• As described above, in an ultrasonic linear motor according to the first exemplary embodiment, the protruding members 5 a, 5 b and the control member 6 are simply structured to sandwich the slider 4, so that the slider 4 can be pressed against the vibrating member 3. As a result, thrust generated when the ultrasonic linear motor is driven, and holding forces when power is not fed into the ultrasonic linear motor can be increased. Moreover, since a special guide mechanism for regulating the moving direction of a slider is not required, a compact linear drive unit can be realized.
  • Furthermore, by optimizing the stiffness of the control member 6 to be appropriately elastic, the control member 6 can also act as a pressurizing mechanism that is required in an ultrasonic linear motor. FIG. 9 is a perspective view of a control member 56 that is different from the control member 6. A recessed portion 56 c is formed on the upper surface of the control member 56, so that the control member 56 protrudes inwards. The stiffness of the control member 56 can be optimized by adjusting the shape of the recessed portion 56 c. As a result, the pressurizing mechanism can be simplified, and the size of the ultrasonic linear motor can be reduced further.
  • Moreover, the protruding members 5 a, 5 b can be formed by an elastic material so that the protruding members 5 a, 5 b can be elasticized instead of elasticizing the control member 6.
  • Second Exemplary Embodiment
  • FIG. 10 illustrates a perspective view of an ultrasonic linear motor according to a second exemplary embodiment of the present invention. Components that are the same as those in the first exemplary embodiment are assigned the same reference numerals, and description of such components is omitted.
  • In the first exemplary embodiment, the protruding members 5 a, 5 b are disposed on the nodes 3 a and 3 c at both sides among the three nodes 3 a, 3 b, and 3 c that are generated in the vibrating member 3. In the second exemplary embodiment, control members 15 a, 15 b are disposed on nodes 3 a and 3 c at both sides. A control member 14 is disposed on the middle node 3 b. Furthermore, a protruding member (not shown) is fixed on the inner sides of the control members 15 a, 15 b, similar to the control member 6 in the first exemplary embodiment.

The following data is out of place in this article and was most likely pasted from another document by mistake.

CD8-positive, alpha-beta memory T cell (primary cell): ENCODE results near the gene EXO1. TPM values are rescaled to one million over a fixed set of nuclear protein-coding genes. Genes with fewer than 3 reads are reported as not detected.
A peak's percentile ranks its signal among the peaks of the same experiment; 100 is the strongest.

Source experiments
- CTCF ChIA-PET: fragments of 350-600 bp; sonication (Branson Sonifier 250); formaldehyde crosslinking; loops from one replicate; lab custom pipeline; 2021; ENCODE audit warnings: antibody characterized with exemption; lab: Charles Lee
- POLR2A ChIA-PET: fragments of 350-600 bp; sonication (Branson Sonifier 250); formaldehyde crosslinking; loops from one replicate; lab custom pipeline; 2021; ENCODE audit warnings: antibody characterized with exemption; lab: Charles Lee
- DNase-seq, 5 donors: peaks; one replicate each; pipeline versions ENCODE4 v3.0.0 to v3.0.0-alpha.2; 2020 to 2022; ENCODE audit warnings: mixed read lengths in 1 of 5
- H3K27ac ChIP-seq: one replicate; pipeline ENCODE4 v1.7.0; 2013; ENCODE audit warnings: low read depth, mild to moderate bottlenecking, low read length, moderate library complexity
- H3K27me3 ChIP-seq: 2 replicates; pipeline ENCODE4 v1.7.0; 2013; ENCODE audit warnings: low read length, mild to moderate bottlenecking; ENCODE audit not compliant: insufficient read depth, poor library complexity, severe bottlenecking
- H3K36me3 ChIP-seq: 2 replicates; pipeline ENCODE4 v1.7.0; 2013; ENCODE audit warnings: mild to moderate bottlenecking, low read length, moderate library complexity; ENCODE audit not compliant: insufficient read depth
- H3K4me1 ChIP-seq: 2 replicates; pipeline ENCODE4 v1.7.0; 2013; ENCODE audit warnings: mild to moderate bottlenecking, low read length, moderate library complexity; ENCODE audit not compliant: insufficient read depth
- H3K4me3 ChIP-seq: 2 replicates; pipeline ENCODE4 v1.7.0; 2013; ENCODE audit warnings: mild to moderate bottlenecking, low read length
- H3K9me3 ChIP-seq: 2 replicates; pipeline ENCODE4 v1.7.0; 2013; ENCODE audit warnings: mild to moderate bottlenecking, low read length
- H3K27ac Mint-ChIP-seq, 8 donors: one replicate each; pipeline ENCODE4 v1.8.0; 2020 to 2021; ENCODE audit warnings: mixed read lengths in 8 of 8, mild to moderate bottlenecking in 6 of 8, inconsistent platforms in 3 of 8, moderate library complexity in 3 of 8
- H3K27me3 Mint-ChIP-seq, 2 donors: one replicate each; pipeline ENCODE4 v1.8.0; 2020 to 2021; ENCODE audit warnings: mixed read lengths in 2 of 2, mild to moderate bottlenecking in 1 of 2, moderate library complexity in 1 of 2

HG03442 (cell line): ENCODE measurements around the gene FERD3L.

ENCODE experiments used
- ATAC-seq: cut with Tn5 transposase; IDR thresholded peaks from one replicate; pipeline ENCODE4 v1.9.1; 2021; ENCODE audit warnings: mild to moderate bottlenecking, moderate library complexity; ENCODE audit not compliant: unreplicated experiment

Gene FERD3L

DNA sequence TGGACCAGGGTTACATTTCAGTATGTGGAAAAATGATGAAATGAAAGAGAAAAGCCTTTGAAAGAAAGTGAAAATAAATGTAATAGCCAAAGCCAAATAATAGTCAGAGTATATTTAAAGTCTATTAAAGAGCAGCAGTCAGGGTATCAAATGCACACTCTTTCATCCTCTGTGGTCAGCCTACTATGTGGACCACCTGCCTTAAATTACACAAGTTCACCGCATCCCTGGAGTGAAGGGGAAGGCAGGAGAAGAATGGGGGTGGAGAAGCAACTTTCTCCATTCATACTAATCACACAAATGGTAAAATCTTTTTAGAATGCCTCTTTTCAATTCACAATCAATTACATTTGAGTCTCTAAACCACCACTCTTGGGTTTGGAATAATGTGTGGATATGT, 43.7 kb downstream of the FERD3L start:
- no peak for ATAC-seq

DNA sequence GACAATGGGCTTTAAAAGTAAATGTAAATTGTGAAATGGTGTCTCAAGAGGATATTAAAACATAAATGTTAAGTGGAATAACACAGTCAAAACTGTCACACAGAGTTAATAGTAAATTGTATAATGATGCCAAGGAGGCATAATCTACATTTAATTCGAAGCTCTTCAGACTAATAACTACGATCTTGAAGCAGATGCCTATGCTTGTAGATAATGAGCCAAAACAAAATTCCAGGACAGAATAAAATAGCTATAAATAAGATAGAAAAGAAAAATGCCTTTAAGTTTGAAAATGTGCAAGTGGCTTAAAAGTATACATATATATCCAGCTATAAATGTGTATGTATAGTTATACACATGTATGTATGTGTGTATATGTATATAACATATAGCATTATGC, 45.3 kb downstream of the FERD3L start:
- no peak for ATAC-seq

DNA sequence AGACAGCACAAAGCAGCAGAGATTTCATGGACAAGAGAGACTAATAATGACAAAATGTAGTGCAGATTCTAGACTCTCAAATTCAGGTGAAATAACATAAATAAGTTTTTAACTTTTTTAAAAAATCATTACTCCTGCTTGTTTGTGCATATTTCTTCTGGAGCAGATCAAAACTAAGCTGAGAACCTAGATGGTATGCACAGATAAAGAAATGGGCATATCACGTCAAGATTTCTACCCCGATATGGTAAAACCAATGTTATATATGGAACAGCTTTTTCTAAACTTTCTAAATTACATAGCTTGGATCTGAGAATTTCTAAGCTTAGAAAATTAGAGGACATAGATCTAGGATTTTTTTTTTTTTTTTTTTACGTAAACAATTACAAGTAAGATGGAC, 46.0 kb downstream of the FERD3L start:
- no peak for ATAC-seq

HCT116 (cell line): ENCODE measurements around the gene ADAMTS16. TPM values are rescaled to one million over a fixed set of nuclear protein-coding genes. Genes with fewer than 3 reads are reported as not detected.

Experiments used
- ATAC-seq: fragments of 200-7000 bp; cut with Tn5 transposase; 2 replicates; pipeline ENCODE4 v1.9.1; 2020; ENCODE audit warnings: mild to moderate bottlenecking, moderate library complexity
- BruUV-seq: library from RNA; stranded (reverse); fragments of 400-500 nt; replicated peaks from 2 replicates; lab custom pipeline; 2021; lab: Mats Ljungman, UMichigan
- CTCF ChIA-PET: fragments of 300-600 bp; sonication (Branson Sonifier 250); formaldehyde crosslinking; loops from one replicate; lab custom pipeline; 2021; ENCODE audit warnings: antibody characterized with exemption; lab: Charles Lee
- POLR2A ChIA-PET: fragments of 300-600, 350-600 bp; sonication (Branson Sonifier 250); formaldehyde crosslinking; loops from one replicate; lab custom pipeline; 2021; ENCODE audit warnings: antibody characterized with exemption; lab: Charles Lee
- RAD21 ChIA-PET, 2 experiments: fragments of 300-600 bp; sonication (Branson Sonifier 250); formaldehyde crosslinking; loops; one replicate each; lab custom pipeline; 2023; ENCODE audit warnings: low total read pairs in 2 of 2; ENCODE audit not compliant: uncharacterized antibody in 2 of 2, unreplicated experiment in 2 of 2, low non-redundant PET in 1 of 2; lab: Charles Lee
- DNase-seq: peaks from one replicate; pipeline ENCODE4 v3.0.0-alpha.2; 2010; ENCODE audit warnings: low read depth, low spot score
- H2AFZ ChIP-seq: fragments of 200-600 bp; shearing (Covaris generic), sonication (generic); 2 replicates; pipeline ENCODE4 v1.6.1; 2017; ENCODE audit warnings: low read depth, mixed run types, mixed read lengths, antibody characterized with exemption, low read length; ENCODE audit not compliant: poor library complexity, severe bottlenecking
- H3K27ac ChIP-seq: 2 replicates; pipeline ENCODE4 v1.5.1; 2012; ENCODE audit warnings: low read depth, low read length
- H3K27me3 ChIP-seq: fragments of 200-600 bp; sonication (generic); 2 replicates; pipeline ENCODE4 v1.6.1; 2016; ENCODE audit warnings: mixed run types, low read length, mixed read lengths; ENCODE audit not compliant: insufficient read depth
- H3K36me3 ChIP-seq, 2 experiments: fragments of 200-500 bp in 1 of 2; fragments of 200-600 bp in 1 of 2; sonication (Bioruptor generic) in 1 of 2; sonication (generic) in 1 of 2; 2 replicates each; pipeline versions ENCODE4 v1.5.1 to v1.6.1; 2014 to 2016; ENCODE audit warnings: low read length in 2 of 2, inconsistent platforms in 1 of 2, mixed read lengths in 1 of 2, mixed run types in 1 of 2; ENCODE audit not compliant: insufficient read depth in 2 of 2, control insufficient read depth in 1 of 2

• In the ultrasonic linear motor according to the second exemplary embodiment, the control members 15 a, 15 b and the protruding member 14 perform elliptic motion as in the first exemplary embodiment. The directions of the elliptic motions of the control members 15 a, 15 b and of the protruding member 14 are different. The protruding members (not shown) fixed on the inner sides of the control members 15 a, 15 b are in contact with the slider 4. Consequently, the slider 4 is subject to maximum forces when displacement of the control members 15 a, 15 b towards the piezoelectric element 2 is the largest. On the other hand, since the tip of the protruding member 14 is in contact with the slider 4, the slider 4 is subject to maximum forces when displacement of the protruding member 14 towards the opposite side of the piezoelectric element 2 is the largest. Therefore, the slider 4 is subject to forces in the same direction at the three contact points.
  • Moreover, the moving direction of the slider 4 is controlled by the control members 15 a, 15 b that are disposed on both sides of the vibrating member 3. In particular, the control members 15 a, 15 b control the movement of the slider 4 in the direction of the arrow G in FIG. 10.
  • As described above, the ultrasonic linear motor according to the second exemplary embodiment can more reliably control the moving direction of the slider 4, in addition to obtaining the results achieved in the first exemplary embodiment.
  • Third Exemplary Embodiment
  • FIG. 11 is a perspective view of an ultrasonic linear motor according to a third exemplary embodiment. Components that are the same as those in the first exemplary embodiment are assigned the same reference numerals, and description of such components is omitted.
  • In the first and second exemplary embodiments, the vibration mode in the direction of the longer side of the vibrating member is a two-dimensional bending vibration mode. The third exemplary embodiment uses a four-dimensional bending mode in a vibrating member 16, so that there are five nodes in the bending mode (mode A) in the direction of the longer side. FIG. 12 illustrates the four-dimensional bending mode in the vibrating member 16.